IPv6 SecurityWhere is the challenge?Marco HogewoningExternal RelationsRIPE NCC
Biggest Hurdle Deploying IPv6  (NRO: Global IPv6 Deployment Survey)                                         2
Increased Awareness?     (Ernst & Young: Global Information Security Survey)                                              ...
Where is the Risk?
Threat or Vulnerability?•   Threat: the potential to cause harm    – DoS,   unauthorised access, viruses•   Vulnerability:...
Human Factor•   Vulnerabilities exist because of human errors:    – Coding    errors    – Configuration       errors    – D...
ExamplesIs this IPv6 related?
Rogue Router Advertisement•   IPv6 relies on routers to announce themselves    using ICMPv6 multicasts•   Protocol has lit...
Rogue Router Advertisement (IPv4)•   Every machine can start a DHCP server    – Reconfigure     clients to another subnet  ...
Protection at Protocol Layer•   “RA Guard” feature    – Filter   route announcements on switches    – On    all ports exce...
What About Layer 2?•   Securing access to the physical network:    – 802.1x    authentication    – Disable   unused ports ...
Another Example
ND Table Exhaustion•   An IPv6 subnet contains 264 addresses•   Scanning the range triggers neighbor discovery    messages...
“Ping Pong Issue”•   Can happen on point-to-point links that don’t    use neighbor discovery (i.e. Sonet)•   Packet destin...
Smurf Attack (IPv4)•   Send a (spoofed) ICMP ping to a network    broadcast address•   Multiple replies go to the source, ...
ARP Flooding•   There are 248 MAC addresses possible    – Minus   a few reserved or in use•   Send a number of packets whi...
IPv6-Specific Measures•   ICMPv6 protocol changed in March 2006    – Prevents      “ping pong” issue•   Filter or rate lim...
Local Attacks Still Possible•   Securing access to the physical network:    – 802.1x    authentication    – Disable   unus...
Upper LayersWhere are you?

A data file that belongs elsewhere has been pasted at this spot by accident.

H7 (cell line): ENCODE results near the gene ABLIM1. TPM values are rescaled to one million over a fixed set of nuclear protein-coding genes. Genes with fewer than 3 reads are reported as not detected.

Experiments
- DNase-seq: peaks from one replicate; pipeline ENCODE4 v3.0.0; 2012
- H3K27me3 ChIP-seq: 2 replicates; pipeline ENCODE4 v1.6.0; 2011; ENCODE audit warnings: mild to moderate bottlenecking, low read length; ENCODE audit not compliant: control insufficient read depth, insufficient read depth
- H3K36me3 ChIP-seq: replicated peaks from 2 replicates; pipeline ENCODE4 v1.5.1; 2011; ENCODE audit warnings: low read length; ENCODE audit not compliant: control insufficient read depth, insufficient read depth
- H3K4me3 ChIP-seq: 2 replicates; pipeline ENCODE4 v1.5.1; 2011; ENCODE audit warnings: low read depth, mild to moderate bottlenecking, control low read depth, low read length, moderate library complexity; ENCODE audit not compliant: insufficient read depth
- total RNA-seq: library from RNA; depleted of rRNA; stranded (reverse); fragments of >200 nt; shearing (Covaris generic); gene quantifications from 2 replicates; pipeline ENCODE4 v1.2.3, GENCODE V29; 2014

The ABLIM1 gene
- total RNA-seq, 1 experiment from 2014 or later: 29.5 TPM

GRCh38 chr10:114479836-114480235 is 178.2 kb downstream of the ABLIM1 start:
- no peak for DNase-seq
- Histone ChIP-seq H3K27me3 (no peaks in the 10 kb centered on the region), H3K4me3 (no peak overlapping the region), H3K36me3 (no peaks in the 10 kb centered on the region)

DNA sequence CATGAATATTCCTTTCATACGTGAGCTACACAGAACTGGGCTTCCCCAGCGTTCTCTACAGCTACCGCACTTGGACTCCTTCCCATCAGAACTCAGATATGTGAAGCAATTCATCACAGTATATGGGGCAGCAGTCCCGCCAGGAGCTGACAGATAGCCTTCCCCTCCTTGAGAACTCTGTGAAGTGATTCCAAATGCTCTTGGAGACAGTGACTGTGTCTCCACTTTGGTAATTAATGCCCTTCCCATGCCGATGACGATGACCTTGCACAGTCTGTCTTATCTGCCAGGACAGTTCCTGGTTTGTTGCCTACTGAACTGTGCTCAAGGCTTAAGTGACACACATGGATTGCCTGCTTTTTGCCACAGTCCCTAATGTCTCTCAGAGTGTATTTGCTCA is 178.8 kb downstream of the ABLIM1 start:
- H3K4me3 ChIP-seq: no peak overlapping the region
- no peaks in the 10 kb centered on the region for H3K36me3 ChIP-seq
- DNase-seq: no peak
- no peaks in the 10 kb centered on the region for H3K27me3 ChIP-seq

Vulnerabilities are Everywhere•   Most security incidents caused in the application    layers:    – Buffer   overflows    –...
General Prevention Methods•   Don’t run any unnecessary services•   Keep up to date with software patches•   Use encryptio...
Source of Incidents  (PWC: Information Security Survey)                                       22
The Human Factor•   Attacks are triggered by somebody•   Known vulnerabilities are ignored•   Mistakes can and will happen...
Capacity Building•   Test your implementations before deploying    – Don’t   rely on the glossy brochure•   Build up knowl...
Improving Security with IPv6•   Multiple subnets makes it easier to separate    functions or people•   Lack of NAT    – Ma...
Conclusion•   IPv6 might add some vulnerabilities•   IPv6 is not a threat•   You are the biggest risk                     ...
Questions? marcoh@ripe.net
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IPv6 Security - Where is the Challenge?

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Presentation given by Marco Hogewoning at MENOG 12 / RIPE NCC Regional Meeting, Dubai on 6 March 2013

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IPv6 Security - Where is the Challenge?

  1. 1. IPv6 SecurityWhere is the challenge?Marco HogewoningExternal RelationsRIPE NCC
  2. 2. Biggest Hurdle Deploying IPv6 (NRO: Global IPv6 Deployment Survey) 2
  3. 3. Increased Awareness? (Ernst & Young: Global Information Security Survey) 3
  4. 4. Where is the Risk?
  5. 5. Threat or Vulnerability?• Threat: the potential to cause harm – DoS, unauthorised access, viruses• Vulnerability: a weakness that can be exploited – Bugs, configuration errors, design flaws• Risk: the possibility that a vulnerability will be exploited by somebody to cause harm 5
  6. 6. Human Factor• Vulnerabilities exist because of human errors: – Coding errors – Configuration errors – Design flaws• Doesn’t mean it is your fault – But a lot of times you can limit the risk 6
  7. 7. ExamplesIs this IPv6 related?